Wildlife

Kevin Schuchmann/Wikimedia Commons

Many of us turn to nature for peace, recreation, and inspiration, and research is starting to support how interaction with the natural world can improve health and decrease stress.

Dr. Suzanne Bartlett is an Integrative Medicine Specialist at Mercy Medical Center in Cedar Rapids. When she started practicing medicine, she worked as an obstetrician. Today, she’s incorporating what she calls nature therapy into her new integrative medicine practice.

Brian Gibbs

A young black bear was struck by a glass-delivery truck and killed on Friday evening in far northeast Iowa.

The incident occurred on Highway 76, near the Yellow River Forest in Allamakee County.

"It's a heavily-wooded area," says Kevin Baskins of the Iowa DOT. "You obviously have the Mississippi River bordering it on the east side, and so there's a lot of pretty decent habitat for bears if they do wander into that neck of the woods."

Pacific Remote Islands National Wildlife Refuge Complex / Wikimedia Commons

'Finding Dory,’ the sequel to the very popular ‘Finding Nemo,’ hits theaters this weekend. Lots of fans of the first movie are excited. For some scientists, it’s a different story entirely.

Dory is a pacific blue tang fish, and just like sales of clownfish skyrocketed after the first movie, pet stores are anticipating demand for the pacific blue tang. That demand, however, could have serious consequences for a fish that can’t be breed in captivity.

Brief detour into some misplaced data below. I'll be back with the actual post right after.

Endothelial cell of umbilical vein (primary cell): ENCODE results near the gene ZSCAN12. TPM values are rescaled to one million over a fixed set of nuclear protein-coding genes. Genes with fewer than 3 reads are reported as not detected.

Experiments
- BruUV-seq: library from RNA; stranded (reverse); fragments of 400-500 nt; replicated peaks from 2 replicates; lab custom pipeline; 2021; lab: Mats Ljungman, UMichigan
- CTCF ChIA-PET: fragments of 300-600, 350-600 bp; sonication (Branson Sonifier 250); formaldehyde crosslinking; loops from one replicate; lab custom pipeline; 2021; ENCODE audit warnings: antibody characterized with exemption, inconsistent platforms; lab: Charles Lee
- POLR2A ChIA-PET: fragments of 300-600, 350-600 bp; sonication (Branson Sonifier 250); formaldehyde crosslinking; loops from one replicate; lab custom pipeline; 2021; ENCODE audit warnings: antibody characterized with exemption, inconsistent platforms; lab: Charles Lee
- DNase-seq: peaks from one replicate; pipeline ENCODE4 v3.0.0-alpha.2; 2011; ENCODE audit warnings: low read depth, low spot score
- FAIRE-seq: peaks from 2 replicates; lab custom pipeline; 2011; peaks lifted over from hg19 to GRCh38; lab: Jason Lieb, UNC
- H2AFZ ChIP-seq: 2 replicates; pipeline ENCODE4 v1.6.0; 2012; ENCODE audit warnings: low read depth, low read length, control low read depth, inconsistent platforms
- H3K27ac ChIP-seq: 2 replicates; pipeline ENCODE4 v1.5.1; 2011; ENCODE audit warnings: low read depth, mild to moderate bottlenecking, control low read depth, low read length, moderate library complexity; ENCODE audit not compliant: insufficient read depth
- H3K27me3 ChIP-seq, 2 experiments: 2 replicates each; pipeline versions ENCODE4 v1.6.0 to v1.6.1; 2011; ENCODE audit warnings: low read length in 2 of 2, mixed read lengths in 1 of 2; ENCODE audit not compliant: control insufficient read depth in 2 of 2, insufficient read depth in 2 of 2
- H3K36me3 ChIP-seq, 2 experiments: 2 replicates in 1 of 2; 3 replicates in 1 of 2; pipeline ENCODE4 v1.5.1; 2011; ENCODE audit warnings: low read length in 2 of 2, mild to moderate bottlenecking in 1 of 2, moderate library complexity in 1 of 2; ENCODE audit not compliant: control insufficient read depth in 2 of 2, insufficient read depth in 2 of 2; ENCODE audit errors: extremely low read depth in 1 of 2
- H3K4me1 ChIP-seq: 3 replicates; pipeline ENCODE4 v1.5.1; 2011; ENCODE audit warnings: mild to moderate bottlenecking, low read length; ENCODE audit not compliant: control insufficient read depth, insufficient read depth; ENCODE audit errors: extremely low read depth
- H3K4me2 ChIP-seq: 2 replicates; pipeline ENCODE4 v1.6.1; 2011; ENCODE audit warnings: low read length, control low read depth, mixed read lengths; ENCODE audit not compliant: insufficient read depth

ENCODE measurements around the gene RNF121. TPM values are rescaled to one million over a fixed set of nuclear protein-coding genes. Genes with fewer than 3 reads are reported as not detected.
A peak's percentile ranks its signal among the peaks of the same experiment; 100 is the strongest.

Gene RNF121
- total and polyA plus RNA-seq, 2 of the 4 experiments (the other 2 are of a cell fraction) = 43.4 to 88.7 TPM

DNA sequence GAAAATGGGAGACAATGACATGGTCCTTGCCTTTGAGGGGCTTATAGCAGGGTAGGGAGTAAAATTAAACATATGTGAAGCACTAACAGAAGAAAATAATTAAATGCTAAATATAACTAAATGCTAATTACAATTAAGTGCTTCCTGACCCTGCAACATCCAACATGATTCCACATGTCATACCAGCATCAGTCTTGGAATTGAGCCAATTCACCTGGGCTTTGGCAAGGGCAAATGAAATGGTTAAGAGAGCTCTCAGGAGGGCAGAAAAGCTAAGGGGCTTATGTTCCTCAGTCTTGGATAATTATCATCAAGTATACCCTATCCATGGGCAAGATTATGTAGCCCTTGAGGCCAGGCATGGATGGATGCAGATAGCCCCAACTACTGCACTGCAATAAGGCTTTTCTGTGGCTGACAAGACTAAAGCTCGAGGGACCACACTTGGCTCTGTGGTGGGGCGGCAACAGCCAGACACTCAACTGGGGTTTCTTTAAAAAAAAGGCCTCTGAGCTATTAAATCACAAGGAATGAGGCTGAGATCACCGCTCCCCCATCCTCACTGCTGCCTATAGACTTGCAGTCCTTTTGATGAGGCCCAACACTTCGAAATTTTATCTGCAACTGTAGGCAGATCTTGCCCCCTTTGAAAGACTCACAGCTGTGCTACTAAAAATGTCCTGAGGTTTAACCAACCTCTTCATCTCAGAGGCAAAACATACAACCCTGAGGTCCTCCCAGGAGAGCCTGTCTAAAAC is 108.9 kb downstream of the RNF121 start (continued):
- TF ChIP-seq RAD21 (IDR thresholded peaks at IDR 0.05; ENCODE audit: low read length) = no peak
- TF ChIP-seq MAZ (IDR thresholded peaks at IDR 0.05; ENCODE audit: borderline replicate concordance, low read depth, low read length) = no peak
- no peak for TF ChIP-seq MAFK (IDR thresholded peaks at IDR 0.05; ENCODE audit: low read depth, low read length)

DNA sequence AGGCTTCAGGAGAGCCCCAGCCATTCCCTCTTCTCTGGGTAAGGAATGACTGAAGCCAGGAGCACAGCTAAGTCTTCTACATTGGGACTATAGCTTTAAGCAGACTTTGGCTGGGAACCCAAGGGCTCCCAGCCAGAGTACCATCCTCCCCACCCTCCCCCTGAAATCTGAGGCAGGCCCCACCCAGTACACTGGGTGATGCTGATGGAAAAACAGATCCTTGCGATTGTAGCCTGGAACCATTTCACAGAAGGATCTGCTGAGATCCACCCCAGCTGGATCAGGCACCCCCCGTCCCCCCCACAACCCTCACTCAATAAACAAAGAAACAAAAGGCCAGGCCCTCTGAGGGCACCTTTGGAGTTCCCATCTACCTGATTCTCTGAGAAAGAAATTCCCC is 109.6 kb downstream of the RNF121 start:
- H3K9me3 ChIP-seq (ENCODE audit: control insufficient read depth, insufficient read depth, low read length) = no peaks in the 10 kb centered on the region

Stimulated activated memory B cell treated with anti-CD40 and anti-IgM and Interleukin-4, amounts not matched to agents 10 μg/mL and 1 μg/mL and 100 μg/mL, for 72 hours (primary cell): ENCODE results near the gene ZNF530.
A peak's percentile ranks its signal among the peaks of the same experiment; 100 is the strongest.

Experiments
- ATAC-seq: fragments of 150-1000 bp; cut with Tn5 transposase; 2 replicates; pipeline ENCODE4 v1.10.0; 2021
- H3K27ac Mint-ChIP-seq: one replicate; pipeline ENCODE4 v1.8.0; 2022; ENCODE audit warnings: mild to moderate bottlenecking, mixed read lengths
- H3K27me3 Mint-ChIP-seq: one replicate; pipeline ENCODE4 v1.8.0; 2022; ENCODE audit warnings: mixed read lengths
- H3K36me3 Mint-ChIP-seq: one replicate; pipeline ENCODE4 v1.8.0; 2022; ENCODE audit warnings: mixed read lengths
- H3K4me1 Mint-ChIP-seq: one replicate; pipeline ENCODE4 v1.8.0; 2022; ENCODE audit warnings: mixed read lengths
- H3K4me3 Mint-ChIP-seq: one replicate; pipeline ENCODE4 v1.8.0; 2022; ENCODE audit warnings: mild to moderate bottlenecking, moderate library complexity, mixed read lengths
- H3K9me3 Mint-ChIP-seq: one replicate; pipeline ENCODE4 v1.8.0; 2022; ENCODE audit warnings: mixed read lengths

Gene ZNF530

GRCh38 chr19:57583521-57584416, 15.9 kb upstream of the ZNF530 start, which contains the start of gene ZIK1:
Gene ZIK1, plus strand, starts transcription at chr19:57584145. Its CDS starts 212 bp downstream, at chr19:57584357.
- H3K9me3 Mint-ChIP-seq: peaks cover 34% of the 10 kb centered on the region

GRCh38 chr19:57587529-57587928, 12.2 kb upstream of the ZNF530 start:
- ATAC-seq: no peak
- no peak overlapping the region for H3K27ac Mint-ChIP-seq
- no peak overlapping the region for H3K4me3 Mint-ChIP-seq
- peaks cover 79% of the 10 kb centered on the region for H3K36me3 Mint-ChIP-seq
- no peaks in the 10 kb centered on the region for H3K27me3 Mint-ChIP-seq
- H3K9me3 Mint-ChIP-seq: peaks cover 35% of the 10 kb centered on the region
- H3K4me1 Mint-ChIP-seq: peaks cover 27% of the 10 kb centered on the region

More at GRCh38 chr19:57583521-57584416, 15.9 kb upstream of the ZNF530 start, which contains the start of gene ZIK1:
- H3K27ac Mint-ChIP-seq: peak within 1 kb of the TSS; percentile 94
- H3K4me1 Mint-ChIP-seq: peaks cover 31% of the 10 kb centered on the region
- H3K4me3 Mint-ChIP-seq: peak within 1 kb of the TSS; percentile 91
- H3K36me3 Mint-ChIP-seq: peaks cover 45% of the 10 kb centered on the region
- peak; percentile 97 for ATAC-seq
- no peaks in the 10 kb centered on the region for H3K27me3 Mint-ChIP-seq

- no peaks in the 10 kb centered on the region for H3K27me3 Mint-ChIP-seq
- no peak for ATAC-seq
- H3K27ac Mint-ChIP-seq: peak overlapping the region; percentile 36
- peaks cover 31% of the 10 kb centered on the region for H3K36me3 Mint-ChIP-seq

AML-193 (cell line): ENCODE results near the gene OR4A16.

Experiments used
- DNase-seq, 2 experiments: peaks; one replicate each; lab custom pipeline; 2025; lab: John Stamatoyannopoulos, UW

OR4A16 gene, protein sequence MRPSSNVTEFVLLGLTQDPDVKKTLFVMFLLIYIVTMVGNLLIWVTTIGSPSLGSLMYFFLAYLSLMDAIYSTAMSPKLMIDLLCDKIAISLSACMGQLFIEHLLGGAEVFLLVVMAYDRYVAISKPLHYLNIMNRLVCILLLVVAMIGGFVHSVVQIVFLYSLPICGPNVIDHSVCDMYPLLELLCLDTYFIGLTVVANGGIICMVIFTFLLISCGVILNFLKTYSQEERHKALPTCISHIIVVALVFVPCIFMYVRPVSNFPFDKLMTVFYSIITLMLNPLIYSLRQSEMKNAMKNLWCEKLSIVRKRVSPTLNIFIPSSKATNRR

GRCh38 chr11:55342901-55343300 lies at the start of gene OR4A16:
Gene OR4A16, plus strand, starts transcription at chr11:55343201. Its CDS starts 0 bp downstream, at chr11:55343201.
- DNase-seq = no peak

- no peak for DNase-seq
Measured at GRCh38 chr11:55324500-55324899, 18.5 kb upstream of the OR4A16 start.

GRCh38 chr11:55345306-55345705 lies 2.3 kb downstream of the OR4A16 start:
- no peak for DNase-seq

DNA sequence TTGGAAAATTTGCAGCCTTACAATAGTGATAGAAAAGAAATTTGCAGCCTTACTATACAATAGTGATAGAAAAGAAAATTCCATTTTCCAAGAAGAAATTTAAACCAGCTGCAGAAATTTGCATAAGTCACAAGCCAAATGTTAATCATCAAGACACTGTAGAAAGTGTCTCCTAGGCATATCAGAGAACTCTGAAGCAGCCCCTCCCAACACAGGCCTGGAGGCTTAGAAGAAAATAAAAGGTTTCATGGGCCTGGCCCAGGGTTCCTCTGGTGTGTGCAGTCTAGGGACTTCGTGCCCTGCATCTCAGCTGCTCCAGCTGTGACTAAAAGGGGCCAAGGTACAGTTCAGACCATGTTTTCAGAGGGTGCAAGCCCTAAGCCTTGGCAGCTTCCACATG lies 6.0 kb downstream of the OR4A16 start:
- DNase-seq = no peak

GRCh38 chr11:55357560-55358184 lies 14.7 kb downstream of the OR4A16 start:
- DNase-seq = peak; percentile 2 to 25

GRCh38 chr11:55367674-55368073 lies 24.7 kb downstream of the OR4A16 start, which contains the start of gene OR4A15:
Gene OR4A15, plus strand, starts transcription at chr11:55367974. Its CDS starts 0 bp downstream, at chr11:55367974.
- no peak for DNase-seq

Jim Pease

Lions, zebras, and elephants are not native to the Iowa landscape, but a lot can be learned from these African creatures and from the challenges they face.  

On this wildlife day edition of Talk of Iowa, Charity Nebbe sits down with wildlife biologist Jim Pease, who has just returned from a trip to Africa. His guide, Jim Heck, of Explorer’s World Travel, also joins the conversation to talk about their journey and what they saw, including an up close and personal encounter with the Great Migration.

Julie Englander/IPR

If you find an injured raptor in eastern Iowa, there’s a place to take it. Two people have established a new raptor rehabilitation center because they felt there was a lack of medical resources for injured birds in the area.